"The X-Files: I Want To Believe"
From Lou Lumenick of the New York Post, who dismissed it as "ho-hum", which describes his film reviews in general, to Claudia Puig in USA who gets it totally wrong when she comments that the film "just can't capture the magic" of the original series" to
Jan Stuart, from the Los Angeles Times, who also gets it totally wrong when comparing the movie with the TV series:
"Even at its stride, The X-Files was a load of malarkey. But it was thoughtful malarkey and compulsively watchable. One could say the same about the first two-thirds of The X-Files: I Want to Believe before it spins out of control and into a delirious plane of awfulness."One could say the same about Jan's review; alot of malarkey which spins out of control towards just plane awfulness.
And then there is Manohla Dargis of New York Times who proclaimed the film to be:
"Baggy, draggy, oddly timed and strangely off the mark."That would be a more apt critique of Dargis herself, whose arrogance is only exceeded by her inane stupidity.
In the 2nd Garfield feature, Billy Connolly plays the villainous character of "Lord Dargis" so inspired by Dargis after she give the first feature her typical snotty negative review.
Billy Connolly also stars in this X-Files feature.
Dragon lady give this X-Files her usually snotty negative review.
The Circle of Life is complete.
The NY Times is good for lining your birdcage.
Dargis critiques are good for nothing.
None of the brain dead fuckwits over at the Daily Kos got it. Least of all, the ass, Larry Madill, who"reviews" it by giving away the plot which he mangles and inserting the "de riguer" insults and slurs about the Bush Administration.
Thankfully, John Anderson of Newsday.com gets it.
If you are a true die-hard fan of the The X-Files tv series, from its inception, then you will love this movie. By inception, I mean pre-mythology, which was complex and stretched across the shows 9 seasons. Thankfully, that mythology is absent from this film.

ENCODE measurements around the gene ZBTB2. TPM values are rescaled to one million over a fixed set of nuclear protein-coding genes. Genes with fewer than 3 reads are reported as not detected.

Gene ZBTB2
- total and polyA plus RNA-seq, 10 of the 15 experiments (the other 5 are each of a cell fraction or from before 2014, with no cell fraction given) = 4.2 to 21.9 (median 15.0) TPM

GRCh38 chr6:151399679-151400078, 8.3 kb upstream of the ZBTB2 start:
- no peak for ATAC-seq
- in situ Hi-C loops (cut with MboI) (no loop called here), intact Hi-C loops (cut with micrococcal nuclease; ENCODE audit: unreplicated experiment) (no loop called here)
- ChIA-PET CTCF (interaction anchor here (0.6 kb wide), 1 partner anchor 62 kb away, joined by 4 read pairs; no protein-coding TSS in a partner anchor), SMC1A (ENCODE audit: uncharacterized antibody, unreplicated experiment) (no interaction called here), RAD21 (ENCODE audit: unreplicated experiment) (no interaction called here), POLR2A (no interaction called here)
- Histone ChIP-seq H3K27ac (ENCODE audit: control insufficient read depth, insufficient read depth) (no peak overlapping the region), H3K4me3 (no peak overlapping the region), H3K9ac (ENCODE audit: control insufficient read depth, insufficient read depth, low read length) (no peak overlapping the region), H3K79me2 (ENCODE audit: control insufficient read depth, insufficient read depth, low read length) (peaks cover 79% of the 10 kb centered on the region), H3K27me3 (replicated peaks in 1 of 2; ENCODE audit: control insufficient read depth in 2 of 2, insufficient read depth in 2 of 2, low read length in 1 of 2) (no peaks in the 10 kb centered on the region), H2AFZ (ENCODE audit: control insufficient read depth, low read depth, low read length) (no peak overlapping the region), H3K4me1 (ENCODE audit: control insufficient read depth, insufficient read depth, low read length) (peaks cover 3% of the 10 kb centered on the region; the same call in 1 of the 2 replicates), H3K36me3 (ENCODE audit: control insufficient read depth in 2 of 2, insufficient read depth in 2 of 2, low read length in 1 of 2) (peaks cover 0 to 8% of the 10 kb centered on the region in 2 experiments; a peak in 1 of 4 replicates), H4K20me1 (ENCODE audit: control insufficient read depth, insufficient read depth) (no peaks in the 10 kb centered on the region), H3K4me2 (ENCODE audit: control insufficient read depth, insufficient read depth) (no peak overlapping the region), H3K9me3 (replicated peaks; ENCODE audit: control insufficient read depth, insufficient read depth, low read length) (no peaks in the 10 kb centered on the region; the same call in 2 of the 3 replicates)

This second feature while cinematic, returns back to the series roots and remains true to the core of what defined X-Files the series: dark, moody, creepy, intense, evocative, wry, quirky, a bit silly, a great mystery, cerebral, sensual. The plots kept us riveted, slightly off balance, they scared us by what they didn't show, and the sexual tension between Scully & Mulder sizzled!
No one does dead pan wit as masterfully as Duchovny. No one does "sexy cerebral" better than Anderson.
In X-Files: I Want To Believe, their sexual chemistry---born in their passionate need to believe; he in paranormal phenomenon, she in the harmony of God & science---still sizzles!
But now, another woman is added to the mix. Edgy younger FBI Agent Dakota Whitney who is enamored with Muldur both professionally and personally. While both chasing a suspect she crosses the line when she calls out for Mulder's by first name "Fox" - a huge faux pas - and as such her demise seems like karmic retribution.
X-Files, the series, consistently brought us some of the BEST sci-fi drama on television. It was a cult phenomena, that made "geek" totally cool! The first feature film bridged Seasons 5 & 6, and tied up many storylines. It was, to quote Peter Travis, impenetrable.
X-Files: I Want To Believe, isn't as strong in comparison to some of the best X-Files plots, but it is classic X-Files; dark, scary, weird, a skillful thriller with touch of humor and slight bit of hope.
I want to believe that this is the start of an X-Files feature film franchise, which will re-unite the strong team of David Nutter as Director, and the Emmy award winning John Bartley as his Cinematographer.
*cue X Files theme* do do do dooooooo